5. Pen Name Pending
    June 3, 2014 @ 7:50 am

    Yikes. Just as I was thinking about how cheap Amazon is.

    As someone whose ultimate goal to be an author of children's/young adult fiction, traditional publishing is my only way to go. But I've already realized I need to wait until I'm financially sound and will have other jobs first while I continue to work on my books, which at least has the advantage of having a few manuscripts that have been written and edited extensively by the time I'm ready to query.

    My only issue with traditional publishers is the marketing…my first book maybe fits best in middle grade, but it is very much about the transition out of that phase. My concern with marketing it that way is that it might not be taken as seriously or won't reach the attention of, say, the many adults that read YA but hardly touch middle grade unless it's one of the rare exceptions like Philip Pullman, JK Rowling, or Rick Riordan.

    Actually I have just always despised the way traditional publishing treats YA, especially those published by female authors, because if it's got a romance subplot in it (which, granted, mine doesn't), it's going to overpower the marketing.

    I just dislike putting things into categories.


  6. elvwood
    June 3, 2014 @ 10:56 pm

    Yeah, I know what you mean. I have written a (thus-far unpublished) YA book, and the comment I got from one editor was that it was very good and I should keep trying to sell it, but that it was going to be a struggle to find a publisher at the moment because it wasn't the sort of thing that could be summed up in a sentence. The traditional publishing industry is in a conservative phase and really wants books with soundbite descriptions – "it's like Harry Potter but set in space", for instance. Which fits with your comments about romance and categories.


  7. Kit Power
    June 4, 2014 @ 12:01 am

    I understand how children books (especially picture books) might strongly prefer a traditional publishing model – but why do you think YA's need 'trad' publishing? Because parents buy books so they need paperback distribution? I'm genuinely curious, because from an outside perspective, I think you'd struggle to find a 'YA' that doesn't have a smartphone, and therefore a free Kindle reader, so I don't immediately see where the barrier to self publishing would be.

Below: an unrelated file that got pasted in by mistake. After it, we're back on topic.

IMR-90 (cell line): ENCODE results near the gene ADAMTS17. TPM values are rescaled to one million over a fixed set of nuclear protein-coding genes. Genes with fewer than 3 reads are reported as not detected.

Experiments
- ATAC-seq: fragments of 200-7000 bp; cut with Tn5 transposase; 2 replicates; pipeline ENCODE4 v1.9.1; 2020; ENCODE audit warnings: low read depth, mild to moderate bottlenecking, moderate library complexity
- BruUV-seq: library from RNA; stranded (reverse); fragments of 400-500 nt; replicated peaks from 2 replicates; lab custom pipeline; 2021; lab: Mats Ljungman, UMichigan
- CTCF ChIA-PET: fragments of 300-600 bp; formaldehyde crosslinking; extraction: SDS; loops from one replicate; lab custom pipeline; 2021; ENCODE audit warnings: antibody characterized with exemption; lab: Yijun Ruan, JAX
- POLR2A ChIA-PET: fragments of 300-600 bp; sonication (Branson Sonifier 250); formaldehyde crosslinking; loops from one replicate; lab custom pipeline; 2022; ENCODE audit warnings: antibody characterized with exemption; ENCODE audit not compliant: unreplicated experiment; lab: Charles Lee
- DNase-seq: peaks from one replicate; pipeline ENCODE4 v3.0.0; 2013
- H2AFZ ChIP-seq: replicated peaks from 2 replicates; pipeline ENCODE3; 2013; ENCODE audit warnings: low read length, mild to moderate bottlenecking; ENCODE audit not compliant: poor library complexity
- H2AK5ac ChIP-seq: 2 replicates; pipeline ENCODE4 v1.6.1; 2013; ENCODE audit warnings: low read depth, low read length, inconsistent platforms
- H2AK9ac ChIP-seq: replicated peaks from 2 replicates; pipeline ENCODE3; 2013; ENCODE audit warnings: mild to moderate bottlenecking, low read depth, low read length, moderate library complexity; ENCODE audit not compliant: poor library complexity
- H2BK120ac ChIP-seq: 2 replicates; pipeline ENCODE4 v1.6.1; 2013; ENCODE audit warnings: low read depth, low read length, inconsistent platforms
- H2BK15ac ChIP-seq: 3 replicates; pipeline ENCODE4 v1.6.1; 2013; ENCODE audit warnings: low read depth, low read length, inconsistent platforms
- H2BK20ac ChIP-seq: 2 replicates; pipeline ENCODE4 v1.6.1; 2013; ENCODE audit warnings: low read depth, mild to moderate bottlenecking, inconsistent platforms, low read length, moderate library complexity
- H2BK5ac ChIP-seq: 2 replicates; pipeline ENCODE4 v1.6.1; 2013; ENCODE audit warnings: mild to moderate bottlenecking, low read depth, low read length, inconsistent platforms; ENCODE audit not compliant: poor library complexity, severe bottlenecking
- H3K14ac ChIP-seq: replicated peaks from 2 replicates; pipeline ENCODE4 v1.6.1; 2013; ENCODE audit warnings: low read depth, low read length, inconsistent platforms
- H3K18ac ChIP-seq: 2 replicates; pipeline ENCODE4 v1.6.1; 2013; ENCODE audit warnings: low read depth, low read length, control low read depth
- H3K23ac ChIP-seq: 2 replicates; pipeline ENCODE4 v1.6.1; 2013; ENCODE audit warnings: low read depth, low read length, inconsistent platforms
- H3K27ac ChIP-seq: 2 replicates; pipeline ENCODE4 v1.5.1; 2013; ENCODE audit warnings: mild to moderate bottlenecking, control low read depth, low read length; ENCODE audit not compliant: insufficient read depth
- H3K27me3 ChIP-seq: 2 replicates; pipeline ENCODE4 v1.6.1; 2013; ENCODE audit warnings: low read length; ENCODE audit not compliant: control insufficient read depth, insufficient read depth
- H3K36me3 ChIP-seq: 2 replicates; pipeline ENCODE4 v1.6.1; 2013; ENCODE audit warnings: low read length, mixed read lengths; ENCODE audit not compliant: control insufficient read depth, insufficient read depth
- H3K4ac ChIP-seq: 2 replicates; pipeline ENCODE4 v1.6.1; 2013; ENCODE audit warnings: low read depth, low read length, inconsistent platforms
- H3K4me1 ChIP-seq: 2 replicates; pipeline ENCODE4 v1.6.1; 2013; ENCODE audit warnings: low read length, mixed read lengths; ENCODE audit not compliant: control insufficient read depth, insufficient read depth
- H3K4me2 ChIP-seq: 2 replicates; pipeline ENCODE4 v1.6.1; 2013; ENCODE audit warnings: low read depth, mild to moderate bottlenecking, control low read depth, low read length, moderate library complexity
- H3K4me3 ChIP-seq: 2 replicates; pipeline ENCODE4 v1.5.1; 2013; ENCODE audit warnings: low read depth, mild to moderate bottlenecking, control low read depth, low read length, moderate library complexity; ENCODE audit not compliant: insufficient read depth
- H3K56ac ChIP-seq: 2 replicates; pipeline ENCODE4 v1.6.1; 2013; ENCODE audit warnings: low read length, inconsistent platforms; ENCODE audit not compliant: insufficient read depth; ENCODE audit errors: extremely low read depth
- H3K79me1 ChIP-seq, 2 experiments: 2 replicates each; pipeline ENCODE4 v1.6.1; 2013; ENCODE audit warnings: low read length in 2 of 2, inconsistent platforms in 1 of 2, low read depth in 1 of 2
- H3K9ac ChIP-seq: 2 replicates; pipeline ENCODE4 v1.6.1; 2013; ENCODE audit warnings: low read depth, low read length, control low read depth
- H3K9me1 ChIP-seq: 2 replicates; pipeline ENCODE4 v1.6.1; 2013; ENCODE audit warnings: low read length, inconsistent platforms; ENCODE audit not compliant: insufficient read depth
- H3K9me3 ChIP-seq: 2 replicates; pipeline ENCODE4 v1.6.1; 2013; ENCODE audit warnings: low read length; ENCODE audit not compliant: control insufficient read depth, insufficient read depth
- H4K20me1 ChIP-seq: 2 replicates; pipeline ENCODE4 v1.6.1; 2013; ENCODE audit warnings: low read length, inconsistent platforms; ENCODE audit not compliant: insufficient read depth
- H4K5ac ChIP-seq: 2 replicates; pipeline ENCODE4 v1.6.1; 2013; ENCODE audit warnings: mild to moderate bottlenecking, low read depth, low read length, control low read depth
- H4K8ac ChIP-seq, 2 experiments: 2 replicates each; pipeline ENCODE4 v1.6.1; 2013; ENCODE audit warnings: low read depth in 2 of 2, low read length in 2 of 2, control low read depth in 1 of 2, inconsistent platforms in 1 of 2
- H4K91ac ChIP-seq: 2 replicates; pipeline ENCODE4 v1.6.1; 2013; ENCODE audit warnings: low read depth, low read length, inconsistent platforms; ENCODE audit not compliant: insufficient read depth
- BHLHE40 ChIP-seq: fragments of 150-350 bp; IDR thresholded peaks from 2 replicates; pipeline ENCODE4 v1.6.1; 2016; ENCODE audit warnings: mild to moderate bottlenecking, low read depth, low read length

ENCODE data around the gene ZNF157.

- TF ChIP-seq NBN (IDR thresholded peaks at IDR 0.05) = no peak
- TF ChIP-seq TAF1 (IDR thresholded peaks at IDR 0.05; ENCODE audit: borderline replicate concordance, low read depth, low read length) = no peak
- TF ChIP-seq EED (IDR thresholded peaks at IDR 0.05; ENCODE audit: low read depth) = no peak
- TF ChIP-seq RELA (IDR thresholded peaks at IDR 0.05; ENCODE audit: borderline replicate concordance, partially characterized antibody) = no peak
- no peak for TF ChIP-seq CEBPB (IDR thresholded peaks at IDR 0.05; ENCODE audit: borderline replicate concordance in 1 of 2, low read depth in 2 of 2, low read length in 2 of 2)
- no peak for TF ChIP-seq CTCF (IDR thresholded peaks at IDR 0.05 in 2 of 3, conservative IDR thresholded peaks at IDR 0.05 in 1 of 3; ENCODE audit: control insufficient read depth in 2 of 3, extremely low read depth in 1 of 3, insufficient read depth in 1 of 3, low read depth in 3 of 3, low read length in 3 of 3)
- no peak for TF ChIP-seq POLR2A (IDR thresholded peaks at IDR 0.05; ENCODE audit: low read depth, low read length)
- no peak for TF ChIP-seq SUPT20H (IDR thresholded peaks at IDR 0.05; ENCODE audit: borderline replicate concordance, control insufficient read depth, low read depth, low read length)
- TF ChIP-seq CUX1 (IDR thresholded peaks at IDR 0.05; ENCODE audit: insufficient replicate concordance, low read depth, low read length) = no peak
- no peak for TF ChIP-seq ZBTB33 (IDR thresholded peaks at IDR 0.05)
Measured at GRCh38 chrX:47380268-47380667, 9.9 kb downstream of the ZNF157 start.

8. Daibhid C
    June 4, 2014 @ 12:10 am

    So Amazon are deliberately making it difficult to buy books by a publisher in order to punish them and treat their workers horribly and Hachette … publish books by dead people.

    I'm … not really sure those things are morally equivalent?

    And I don't know much about the publishing industry, but Charles Stross says part of the reason he didn't go the self-publishing route is because he's not a businessman and doesn't want to be; he wants the publisher to do that for him, which it does.


  9. Kit
    June 4, 2014 @ 12:36 am

    Phil attempts to bury the Hachette.


  10. Pen Name Pending
    June 4, 2014 @ 7:18 am

    Ah, well I was thinking more middle grade since that's what I'm focusing on, and you're right that YA is at the beginning of the self pub spectrum. That said, I don't think I've seen the target audience too aware of what self pub is. (In all honesty, I would like it to become my full profession, so I will seek trad.)

    I might have a chance for a single-sentence description, even if it would be a little deceptive. (That said, my main theme is growing up, which is commonly what's told in middle grade, even if I didn't realize what growing up meant until I was in high school.) I'd read whateve novel you have, elvwood, whenever it comes out.

    There was an article a while back that expressed concern over the marketing of the movie adaptations of City of Bones and Divergent (which was then-unreleased and actually did well) because their promotion did not contain one-liners like "a boy who finds out he is a wizard," "a girl who falls in love with a vampire," '"a game in which kids must kill each other"…etc. However, both book series have sold very well, whatever you think of them, so I wonder what they were pitched as.


  11. Pen Name Pending
    June 4, 2014 @ 7:47 am

    (In addendum to the first paragraph): Unless it's Wattpad, of course, but I'm not sure how much royalty that generates, if any in some cases.